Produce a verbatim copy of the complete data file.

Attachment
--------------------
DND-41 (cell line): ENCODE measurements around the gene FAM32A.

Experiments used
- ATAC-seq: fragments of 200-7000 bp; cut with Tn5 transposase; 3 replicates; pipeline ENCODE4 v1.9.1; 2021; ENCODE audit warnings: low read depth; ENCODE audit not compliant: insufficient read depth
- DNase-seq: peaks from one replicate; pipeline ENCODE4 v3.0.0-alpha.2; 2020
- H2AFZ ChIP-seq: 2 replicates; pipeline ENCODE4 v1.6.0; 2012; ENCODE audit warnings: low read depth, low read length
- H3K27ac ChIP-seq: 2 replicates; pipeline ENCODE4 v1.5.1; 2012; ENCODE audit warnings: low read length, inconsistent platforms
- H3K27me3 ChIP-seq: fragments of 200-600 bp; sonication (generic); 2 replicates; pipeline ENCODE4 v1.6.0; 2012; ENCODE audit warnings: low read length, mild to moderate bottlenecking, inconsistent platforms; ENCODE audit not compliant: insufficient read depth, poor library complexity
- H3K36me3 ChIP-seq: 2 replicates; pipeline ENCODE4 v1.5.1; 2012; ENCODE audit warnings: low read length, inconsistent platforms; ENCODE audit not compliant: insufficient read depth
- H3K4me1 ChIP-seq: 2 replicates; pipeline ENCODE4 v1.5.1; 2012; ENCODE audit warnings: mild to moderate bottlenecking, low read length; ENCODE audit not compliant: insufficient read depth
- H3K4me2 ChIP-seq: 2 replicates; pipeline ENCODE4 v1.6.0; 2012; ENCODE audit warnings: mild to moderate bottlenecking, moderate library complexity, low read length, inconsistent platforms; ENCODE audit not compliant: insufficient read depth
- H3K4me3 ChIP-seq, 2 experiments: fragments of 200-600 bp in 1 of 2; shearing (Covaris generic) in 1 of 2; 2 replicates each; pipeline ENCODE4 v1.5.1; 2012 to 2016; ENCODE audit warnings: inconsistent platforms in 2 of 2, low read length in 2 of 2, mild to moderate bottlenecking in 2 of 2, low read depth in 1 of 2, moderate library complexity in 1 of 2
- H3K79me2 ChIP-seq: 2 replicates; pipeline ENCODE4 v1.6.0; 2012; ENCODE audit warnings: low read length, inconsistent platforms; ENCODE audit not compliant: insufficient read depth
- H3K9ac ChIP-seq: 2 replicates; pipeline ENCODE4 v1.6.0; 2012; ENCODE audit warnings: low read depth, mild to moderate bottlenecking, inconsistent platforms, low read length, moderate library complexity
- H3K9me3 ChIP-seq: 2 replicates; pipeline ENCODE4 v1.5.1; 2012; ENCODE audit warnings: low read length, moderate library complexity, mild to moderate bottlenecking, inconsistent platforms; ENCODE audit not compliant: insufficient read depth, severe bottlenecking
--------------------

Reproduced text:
DND-41 (cell line): ENCODE measurements around the gene FAM32A.

Experiments used
- ATAC-seq: fragments of 200-7000 bp; cut with Tn5 transposase; 3 replicates; pipeline ENCODE4 v1.9.1; 2021; ENCODE audit warnings: low read depth; ENCODE audit not compliant: insufficient read depth
- DNase-seq: peaks from one replicate; pipeline ENCODE4 v3.0.0-alpha.2; 2020
- H2AFZ ChIP-seq: 2 replicates; pipeline ENCODE4 v1.6.0; 2012; ENCODE audit warnings: low read depth, low read length
- H3K27ac ChIP-seq: 2 replicates; pipeline ENCODE4 v1.5.1; 2012; ENCODE audit warnings: low read length, inconsistent platforms
- H3K27me3 ChIP-seq: fragments of 200-600 bp; sonication (generic); 2 replicates; pipeline ENCODE4 v1.6.0; 2012; ENCODE audit warnings: low read length, mild to moderate bottlenecking, inconsistent platforms; ENCODE audit not compliant: insufficient read depth, poor library complexity
- H3K36me3 ChIP-seq: 2 replicates; pipeline ENCODE4 v1.5.1; 2012; ENCODE audit warnings: low read length, inconsistent platforms; ENCODE audit not compliant: insufficient read depth
- H3K4me1 ChIP-seq: 2 replicates; pipeline ENCODE4 v1.5.1; 2012; ENCODE audit warnings: mild to moderate bottlenecking, low read length; ENCODE audit not compliant: insufficient read depth
- H3K4me2 ChIP-seq: 2 replicates; pipeline ENCODE4 v1.6.0; 2012; ENCODE audit warnings: mild to moderate bottlenecking, moderate library complexity, low read length, inconsistent platforms; ENCODE audit not compliant: insufficient read depth
- H3K4me3 ChIP-seq, 2 experiments: fragments of 200-600 bp in 1 of 2; shearing (Covaris generic) in 1 of 2; 2 replicates each; pipeline ENCODE4 v1.5.1; 2012 to 2016; ENCODE audit warnings: inconsistent platforms in 2 of 2, low read length in 2 of 2, mild to moderate bottlenecking in 2 of 2, low read depth in 1 of 2, moderate library complexity in 1 of 2
- H3K79me2 ChIP-seq: 2 replicates; pipeline ENCODE4 v1.6.0; 2012; ENCODE audit warnings: low read length, inconsistent platforms; ENCODE audit not compliant: insufficient read depth
- H3K9ac ChIP-seq: 2 replicates; pipeline ENCODE4 v1.6.0; 2012; ENCODE audit warnings: low read depth, mild to moderate bottlenecking, inconsistent platforms, low read length, moderate library complexity
- H3K9me3 ChIP-seq: 2 replicates; pipeline ENCODE4 v1.5.1; 2012; ENCODE audit warnings: low read length, moderate library complexity, mild to moderate bottlenecking, inconsistent platforms; ENCODE audit not compliant: insufficient read depth, severe bottlenecking